At least you’re keeping up the good work and getting in as many fixes as you can while the door is still open. After that, I suppose we’ll have to wait another two or three years before the next round of highly beneficial bug fixes actually gets incorporated into a release.

Lummox JR: I’m also frustrated that Gregor’s patch didn’t make FF6. If that patch couldn’t make it, it makes me wonder if any patch relating to memory usage will ever be back-ported to the Aurora channel.

But at least it will only be a 6 week delay. There won’t be any waits of a year or more.

One of the Firefox interns, Jezreel Ng, did an amazing hack to refresh about:memory a few times a second, with color hilighting to indicate changes. Hopefully he’ll blog about it shortly. But one of the interesting observations was that as it ran one of the items (for JS stuff / strings) would slowly climb due to about:memory overhead, drop at a GC point, and then repeat. Fascinating to watch!

Dolske: if you hold down F5 on about:memory you see the same thing 🙂

I’ve been talking to Jez, I encouraged him to work on producing some graphs in about:memory that show how memory usage changes over time. I view about:memory as a tool mostly useful for users filing bugs about memory usage, and the red/green highlighting, though it sounds cute, won’t help much there. In contrast, graphs will help a lot — some users have attached graphs from the Windows 7 process monitor thingy, and that can be very helpful.

I’m writing an HTML5 game using SVG and animating objects with Javascript. Performance in Firefox is generally fine, except there are very frequent stutters during smooth animation. I am ascribing these to GC pauses, but there are lots of them even when I’m not allocating anything directly.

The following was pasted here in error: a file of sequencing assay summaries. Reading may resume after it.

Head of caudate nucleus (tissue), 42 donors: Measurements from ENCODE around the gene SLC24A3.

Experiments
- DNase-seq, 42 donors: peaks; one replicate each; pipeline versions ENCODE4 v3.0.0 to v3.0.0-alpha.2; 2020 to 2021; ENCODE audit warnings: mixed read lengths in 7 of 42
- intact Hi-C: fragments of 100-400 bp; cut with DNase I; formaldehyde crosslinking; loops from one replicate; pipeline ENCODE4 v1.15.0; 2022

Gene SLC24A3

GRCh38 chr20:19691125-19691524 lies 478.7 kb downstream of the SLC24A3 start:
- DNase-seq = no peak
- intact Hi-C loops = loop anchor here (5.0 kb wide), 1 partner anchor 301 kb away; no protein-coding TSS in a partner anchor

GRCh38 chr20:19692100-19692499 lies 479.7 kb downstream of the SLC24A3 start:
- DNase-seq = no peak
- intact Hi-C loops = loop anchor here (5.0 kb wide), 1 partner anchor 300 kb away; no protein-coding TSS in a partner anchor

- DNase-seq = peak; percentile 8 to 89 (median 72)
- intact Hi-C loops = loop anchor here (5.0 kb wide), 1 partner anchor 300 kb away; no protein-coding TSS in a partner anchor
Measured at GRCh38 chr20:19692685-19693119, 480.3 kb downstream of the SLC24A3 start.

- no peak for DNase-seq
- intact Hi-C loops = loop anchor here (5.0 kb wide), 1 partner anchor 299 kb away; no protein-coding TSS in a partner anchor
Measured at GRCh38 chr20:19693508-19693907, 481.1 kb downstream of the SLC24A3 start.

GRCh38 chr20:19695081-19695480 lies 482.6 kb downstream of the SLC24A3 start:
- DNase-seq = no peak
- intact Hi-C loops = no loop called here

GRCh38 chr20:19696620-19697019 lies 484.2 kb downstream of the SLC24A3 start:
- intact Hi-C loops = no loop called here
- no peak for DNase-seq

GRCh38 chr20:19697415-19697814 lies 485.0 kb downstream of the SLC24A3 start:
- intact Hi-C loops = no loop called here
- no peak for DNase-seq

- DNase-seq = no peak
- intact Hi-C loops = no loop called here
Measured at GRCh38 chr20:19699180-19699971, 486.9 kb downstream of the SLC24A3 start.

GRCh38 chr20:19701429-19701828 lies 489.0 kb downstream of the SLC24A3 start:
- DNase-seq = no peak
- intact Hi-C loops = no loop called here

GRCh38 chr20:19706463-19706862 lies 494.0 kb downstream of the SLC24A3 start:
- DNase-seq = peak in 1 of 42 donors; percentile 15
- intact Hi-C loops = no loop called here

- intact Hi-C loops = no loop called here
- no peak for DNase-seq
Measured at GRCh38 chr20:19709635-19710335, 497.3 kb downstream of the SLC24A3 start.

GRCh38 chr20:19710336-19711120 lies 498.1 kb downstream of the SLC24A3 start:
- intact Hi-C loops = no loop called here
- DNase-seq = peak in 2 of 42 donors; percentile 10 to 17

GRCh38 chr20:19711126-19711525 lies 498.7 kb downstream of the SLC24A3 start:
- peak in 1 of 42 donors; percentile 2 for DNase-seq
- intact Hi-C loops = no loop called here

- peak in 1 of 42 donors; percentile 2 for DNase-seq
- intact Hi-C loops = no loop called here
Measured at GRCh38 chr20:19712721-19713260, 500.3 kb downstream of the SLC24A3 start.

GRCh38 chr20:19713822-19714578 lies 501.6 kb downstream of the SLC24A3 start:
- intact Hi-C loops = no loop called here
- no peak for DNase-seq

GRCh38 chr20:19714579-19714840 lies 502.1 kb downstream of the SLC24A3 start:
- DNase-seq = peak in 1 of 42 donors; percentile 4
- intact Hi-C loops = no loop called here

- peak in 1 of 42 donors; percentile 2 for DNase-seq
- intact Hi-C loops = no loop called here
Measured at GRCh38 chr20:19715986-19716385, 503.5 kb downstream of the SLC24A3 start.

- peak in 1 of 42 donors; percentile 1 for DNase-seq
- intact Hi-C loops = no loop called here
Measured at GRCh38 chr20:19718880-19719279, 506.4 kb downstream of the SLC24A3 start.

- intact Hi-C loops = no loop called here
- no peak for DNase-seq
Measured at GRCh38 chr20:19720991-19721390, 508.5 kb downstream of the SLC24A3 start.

Are there any memory debugging tools for Firefox that would assist me in understanding this behavior?

Masterleep: they could be GC pauses. JavaScript code allocates memory all the time, even if it doesn’t look like it does.

Go to about:config and set the “javascript.options.mem.log” value to “true”. Then open the error console, and you’ll get a message printed every time a GC happens. That’ll let you know if the stutters are all due to GC.

Just another user here thanking you for the work going into MemShrink. Seems like a lot of progress for two weeks! Looking forward to testing this out on the next train.

Thanks for the pointer, Nicholas. These are GC pauses, and I don’t think I can do anything about them since my code isn’t allocating anything during the animation loop.

It’s unfortunate that there’s no way to do smooth animation in Firefox 5, unless I’m missing something. The GC pauses can often be above 100ms on a recent MacBook Pro which is quite noticeable.

The pauses aren’t too horrible on a freshly started Firefox process, but if you’ve been browsing around for an hour or two, they are bad.

Demo is here:

Masterleep: your code will likely be allocating memory even if you’re not obviously creating objects, that’s just how JavaScript works.

I filed for this problem. I guessed that the existing “Masterleep” in bugzilla was you, I hope that’s right 🙂